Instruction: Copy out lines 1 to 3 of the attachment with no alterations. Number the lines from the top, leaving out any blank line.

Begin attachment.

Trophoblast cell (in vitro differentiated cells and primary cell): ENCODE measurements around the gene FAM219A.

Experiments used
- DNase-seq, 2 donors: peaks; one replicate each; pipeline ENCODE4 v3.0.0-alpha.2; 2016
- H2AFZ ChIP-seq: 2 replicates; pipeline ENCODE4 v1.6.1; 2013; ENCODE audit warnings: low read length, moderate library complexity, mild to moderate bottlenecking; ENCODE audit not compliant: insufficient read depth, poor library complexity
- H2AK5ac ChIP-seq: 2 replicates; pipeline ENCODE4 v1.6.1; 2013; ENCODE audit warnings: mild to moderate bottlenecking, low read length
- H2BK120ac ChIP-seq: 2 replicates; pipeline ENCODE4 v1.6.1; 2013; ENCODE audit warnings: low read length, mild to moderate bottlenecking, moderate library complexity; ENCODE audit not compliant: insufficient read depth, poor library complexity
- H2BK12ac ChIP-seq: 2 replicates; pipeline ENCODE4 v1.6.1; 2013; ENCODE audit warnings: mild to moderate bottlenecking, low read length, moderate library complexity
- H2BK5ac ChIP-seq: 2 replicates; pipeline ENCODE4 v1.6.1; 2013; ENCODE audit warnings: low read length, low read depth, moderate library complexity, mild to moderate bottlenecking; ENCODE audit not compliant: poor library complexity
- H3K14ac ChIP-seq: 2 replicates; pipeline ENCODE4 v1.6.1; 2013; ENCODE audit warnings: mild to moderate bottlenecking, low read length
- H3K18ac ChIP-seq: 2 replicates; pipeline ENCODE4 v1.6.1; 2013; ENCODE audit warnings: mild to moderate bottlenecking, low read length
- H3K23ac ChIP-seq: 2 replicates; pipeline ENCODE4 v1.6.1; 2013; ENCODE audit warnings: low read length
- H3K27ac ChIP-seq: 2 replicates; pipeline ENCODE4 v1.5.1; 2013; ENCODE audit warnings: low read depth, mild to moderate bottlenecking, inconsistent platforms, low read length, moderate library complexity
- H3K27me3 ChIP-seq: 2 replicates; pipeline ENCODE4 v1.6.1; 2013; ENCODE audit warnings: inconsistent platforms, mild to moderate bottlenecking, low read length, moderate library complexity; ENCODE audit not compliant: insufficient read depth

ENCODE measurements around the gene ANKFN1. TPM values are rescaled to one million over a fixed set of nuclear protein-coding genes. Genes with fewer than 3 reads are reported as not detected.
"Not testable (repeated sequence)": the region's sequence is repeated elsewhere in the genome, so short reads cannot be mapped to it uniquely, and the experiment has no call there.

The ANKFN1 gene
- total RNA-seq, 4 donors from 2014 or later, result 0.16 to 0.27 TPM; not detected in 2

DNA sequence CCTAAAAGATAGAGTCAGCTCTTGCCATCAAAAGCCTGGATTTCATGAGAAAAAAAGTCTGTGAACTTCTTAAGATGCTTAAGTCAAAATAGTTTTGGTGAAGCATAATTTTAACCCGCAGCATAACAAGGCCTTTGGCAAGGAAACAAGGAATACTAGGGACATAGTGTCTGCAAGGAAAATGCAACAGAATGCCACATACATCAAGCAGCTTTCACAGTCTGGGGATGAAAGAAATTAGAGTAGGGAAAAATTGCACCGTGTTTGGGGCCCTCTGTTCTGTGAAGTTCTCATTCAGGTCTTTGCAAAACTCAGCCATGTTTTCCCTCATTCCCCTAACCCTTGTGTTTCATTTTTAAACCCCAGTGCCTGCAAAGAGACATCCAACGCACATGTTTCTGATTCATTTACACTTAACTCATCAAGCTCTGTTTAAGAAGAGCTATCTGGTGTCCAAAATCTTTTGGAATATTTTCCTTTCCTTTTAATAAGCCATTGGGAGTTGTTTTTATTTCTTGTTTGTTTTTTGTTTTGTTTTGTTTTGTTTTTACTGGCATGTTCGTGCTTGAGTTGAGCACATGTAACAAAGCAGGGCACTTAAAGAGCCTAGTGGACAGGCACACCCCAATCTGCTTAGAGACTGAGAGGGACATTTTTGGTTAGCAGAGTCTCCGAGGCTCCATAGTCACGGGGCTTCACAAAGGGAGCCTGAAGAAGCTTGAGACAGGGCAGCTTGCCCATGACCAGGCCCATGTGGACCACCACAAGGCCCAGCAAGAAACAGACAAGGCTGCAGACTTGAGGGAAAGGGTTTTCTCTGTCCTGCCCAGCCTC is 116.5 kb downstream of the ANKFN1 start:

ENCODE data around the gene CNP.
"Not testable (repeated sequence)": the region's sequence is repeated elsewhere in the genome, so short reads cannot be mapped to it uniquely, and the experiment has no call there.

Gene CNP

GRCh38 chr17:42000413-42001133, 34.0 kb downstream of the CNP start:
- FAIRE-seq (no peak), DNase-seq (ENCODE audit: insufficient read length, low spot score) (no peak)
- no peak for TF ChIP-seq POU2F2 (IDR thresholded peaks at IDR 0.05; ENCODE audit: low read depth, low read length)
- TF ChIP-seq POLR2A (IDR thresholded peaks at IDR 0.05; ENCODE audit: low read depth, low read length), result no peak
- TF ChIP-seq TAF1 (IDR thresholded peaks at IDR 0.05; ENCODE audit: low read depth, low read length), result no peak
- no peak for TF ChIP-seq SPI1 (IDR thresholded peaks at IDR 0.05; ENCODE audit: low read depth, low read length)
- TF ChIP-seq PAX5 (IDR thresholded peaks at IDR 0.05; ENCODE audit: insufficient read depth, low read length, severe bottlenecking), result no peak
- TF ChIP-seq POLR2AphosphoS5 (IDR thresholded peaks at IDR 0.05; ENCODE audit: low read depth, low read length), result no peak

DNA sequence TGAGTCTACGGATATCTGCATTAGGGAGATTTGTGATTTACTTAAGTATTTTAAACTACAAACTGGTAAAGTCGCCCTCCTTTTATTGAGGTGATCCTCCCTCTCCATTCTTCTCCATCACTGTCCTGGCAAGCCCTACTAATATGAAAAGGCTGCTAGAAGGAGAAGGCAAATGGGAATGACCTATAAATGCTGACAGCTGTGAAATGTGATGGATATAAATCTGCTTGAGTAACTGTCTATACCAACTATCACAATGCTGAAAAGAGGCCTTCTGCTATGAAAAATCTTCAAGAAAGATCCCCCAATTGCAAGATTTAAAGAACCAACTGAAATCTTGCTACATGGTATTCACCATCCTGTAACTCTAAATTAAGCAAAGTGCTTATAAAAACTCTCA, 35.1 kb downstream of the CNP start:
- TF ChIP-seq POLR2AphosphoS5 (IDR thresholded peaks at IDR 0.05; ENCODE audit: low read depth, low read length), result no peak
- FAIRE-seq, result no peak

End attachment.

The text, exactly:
Trophoblast cell (in vitro differentiated cells and primary cell): ENCODE measurements around the gene FAM219A.

Experiments used
- DNase-seq, 2 donors: peaks; one replicate each; pipeline ENCODE4 v3.0.0-alpha.2; 2016